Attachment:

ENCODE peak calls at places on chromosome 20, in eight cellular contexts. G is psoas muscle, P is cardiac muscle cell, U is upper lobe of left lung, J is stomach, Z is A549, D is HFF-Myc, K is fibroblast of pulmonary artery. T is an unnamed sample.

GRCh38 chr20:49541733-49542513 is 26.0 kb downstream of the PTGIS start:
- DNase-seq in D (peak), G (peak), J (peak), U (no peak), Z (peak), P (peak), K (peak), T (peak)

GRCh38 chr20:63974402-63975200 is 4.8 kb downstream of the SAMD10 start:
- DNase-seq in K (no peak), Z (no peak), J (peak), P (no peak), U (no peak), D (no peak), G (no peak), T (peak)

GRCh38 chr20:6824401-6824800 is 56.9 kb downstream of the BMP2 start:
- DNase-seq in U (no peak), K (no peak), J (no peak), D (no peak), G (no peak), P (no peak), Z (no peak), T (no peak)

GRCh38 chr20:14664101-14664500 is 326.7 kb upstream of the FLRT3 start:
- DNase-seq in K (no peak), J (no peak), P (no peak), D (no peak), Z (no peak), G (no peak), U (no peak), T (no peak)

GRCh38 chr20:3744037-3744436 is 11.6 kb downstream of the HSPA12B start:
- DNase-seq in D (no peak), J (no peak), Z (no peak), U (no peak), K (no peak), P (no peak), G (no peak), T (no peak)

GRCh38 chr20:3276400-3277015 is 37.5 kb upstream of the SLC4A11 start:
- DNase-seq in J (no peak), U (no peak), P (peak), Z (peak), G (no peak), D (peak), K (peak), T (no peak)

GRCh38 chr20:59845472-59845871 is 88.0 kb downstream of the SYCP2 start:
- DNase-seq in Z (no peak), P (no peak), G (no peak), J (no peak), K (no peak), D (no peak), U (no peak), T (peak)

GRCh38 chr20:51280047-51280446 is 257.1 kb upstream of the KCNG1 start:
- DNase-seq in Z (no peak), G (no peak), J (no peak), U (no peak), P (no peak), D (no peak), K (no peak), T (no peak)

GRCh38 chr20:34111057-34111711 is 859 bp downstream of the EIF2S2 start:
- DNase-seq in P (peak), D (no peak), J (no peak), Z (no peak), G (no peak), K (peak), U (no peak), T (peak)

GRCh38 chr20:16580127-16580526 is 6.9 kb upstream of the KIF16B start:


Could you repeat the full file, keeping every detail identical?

ENCODE peak calls at places on chromosome 20, in eight cellular contexts. G is psoas muscle, P is cardiac muscle cell, U is upper lobe of left lung, J is stomach, Z is A549, D is HFF-Myc, K is fibroblast of pulmonary artery. T is an unnamed sample.

GRCh38 chr20:49541733-49542513 is 26.0 kb downstream of the PTGIS start:
- DNase-seq in D (peak), G (peak), J (peak), U (no peak), Z (peak), P (peak), K (peak), T (peak)

GRCh38 chr20:63974402-63975200 is 4.8 kb downstream of the SAMD10 start:
- DNase-seq in K (no peak), Z (no peak), J (peak), P (no peak), U (no peak), D (no peak), G (no peak), T (peak)

GRCh38 chr20:6824401-6824800 is 56.9 kb downstream of the BMP2 start:
- DNase-seq in U (no peak), K (no peak), J (no peak), D (no peak), G (no peak), P (no peak), Z (no peak), T (no peak)

GRCh38 chr20:14664101-14664500 is 326.7 kb upstream of the FLRT3 start:
- DNase-seq in K (no peak), J (no peak), P (no peak), D (no peak), Z (no peak), G (no peak), U (no peak), T (no peak)

GRCh38 chr20:3744037-3744436 is 11.6 kb downstream of the HSPA12B start:
- DNase-seq in D (no peak), J (no peak), Z (no peak), U (no peak), K (no peak), P (no peak), G (no peak), T (no peak)

GRCh38 chr20:3276400-3277015 is 37.5 kb upstream of the SLC4A11 start:
- DNase-seq in J (no peak), U (no peak), P (peak), Z (peak), G (no peak), D (peak), K (peak), T (no peak)

GRCh38 chr20:59845472-59845871 is 88.0 kb downstream of the SYCP2 start:
- DNase-seq in Z (no peak), P (no peak), G (no peak), J (no peak), K (no peak), D (no peak), U (no peak), T (peak)

GRCh38 chr20:51280047-51280446 is 257.1 kb upstream of the KCNG1 start:
- DNase-seq in Z (no peak), G (no peak), J (no peak), U (no peak), P (no peak), D (no peak), K (no peak), T (no peak)

GRCh38 chr20:34111057-34111711 is 859 bp downstream of the EIF2S2 start:
- DNase-seq in P (peak), D (no peak), J (no peak), Z (no peak), G (no peak), K (peak), U (no peak), T (peak)

GRCh38 chr20:16580127-16580526 is 6.9 kb upstream of the KIF16B start: